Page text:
Graffiti Legends, Passport Patriotism, and Iconic Brands
Banksy gets the New Yorker treatment this week with a lengthy article that makes for a helpful introduction to the work and persona of the mysterious street artist. No, journalist Lauren Collins doesn't reveal Banksy's famously withheld identity, but she does provide extracts from an email interview she conducted with the man himself. The New Yorker's website also has a Banksy slideshow that includes a black-and-white image created especially for Collins--with no less cheek than you've come to expect.
The days of the merely functional passport are apparently over. The State Department has rebranded the once-humble document, which now bears the title "American Icon." The new passport's visa pages feature background images of Mt. Rushmore and the Liberty Bell; the American flag, the head of a bald eagle, and sheaves of wheat adorn its signature pages. The New York Times went to designer Michael Bierut and others for opinions on this patriotic passport redesign.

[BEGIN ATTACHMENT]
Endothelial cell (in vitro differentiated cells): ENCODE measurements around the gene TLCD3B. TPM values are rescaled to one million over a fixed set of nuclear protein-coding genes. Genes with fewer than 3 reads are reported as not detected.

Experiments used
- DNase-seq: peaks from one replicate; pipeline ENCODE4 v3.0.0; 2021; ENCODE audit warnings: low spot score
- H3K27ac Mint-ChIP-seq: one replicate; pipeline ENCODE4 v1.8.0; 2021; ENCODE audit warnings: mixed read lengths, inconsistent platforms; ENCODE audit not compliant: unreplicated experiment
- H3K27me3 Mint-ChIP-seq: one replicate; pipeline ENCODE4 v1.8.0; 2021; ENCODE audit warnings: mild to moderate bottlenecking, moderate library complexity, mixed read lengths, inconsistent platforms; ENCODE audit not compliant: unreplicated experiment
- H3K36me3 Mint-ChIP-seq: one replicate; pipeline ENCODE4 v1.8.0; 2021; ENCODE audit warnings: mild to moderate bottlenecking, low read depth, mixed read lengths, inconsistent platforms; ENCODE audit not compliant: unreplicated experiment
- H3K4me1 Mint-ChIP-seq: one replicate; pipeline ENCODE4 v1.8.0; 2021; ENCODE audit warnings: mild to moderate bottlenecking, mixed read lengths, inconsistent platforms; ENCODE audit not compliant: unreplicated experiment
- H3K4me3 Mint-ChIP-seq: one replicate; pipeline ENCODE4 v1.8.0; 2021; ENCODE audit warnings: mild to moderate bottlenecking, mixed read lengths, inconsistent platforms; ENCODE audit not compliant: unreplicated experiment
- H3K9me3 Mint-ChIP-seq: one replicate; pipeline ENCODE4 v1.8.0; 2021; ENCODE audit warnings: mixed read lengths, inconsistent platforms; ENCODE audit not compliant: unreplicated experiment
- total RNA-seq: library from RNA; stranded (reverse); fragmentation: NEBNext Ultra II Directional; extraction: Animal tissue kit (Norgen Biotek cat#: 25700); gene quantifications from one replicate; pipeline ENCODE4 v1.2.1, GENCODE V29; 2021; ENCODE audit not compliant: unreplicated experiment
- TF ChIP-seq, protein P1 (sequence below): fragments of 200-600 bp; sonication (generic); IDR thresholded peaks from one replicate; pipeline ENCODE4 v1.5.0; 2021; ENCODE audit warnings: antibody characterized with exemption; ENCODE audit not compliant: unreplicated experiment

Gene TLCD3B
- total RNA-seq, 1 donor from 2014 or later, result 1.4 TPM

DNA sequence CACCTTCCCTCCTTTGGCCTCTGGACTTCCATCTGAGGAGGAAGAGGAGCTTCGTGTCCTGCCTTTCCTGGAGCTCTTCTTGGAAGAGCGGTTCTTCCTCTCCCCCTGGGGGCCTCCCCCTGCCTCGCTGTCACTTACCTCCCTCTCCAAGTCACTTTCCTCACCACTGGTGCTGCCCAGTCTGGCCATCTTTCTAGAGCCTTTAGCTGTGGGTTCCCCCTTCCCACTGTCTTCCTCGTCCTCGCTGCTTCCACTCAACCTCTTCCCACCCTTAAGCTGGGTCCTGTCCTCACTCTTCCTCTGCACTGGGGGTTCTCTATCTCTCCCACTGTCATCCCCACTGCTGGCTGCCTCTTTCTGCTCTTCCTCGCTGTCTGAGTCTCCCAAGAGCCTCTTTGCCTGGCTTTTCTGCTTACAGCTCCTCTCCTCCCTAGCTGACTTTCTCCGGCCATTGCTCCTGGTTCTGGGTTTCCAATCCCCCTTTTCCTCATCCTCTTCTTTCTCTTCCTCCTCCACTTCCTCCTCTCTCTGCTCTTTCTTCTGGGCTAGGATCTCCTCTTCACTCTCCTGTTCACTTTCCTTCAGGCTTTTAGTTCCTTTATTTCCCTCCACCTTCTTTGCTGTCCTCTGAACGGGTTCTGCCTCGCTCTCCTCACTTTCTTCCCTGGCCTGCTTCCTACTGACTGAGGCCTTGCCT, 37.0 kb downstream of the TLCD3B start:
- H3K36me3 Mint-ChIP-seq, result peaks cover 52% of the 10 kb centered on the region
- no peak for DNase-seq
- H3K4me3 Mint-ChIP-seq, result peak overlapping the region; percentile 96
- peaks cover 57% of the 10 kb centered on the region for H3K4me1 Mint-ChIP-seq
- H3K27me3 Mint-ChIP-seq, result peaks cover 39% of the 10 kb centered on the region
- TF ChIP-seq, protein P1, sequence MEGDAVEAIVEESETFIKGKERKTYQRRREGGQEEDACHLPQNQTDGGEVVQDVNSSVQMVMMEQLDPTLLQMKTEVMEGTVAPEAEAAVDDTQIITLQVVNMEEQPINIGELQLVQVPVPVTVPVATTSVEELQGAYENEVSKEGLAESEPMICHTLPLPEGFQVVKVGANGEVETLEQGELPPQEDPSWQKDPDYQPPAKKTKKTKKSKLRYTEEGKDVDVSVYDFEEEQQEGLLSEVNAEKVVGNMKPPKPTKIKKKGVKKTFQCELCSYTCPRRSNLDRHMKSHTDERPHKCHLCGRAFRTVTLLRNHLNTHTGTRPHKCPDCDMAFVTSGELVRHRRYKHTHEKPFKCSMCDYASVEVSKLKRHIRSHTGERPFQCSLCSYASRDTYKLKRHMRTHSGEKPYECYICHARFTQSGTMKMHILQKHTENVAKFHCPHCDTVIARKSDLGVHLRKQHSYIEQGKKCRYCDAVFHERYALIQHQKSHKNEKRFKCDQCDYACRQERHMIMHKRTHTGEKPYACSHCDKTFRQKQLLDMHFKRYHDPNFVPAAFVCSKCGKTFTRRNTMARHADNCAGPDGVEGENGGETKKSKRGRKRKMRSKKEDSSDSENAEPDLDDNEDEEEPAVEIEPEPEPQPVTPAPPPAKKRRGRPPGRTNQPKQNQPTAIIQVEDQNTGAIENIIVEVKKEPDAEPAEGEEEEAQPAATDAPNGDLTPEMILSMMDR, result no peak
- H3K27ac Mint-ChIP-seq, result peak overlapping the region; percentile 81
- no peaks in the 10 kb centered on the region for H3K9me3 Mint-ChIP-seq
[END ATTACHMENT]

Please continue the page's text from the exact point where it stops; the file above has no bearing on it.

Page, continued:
Hollywood is preparing to deluge us with 3-D live-action and animated movies (at least a dozen are set to open by 2009). The first Digital 3-D live-action release will be U23D, a 90-minute concert film starring (yes) U2. Director Catherine Owens says of the film, expected to open this fall, "It's like being on the wings of a bird flying around the concert stadium."
What makes a brand iconic? STEP inside design's Jonathan Ford explains the role design plays in creating--and updating--modern icons in the web-exclusive article, "Who Wants to Be Iconic?: Designing Futures for Iconic Brands."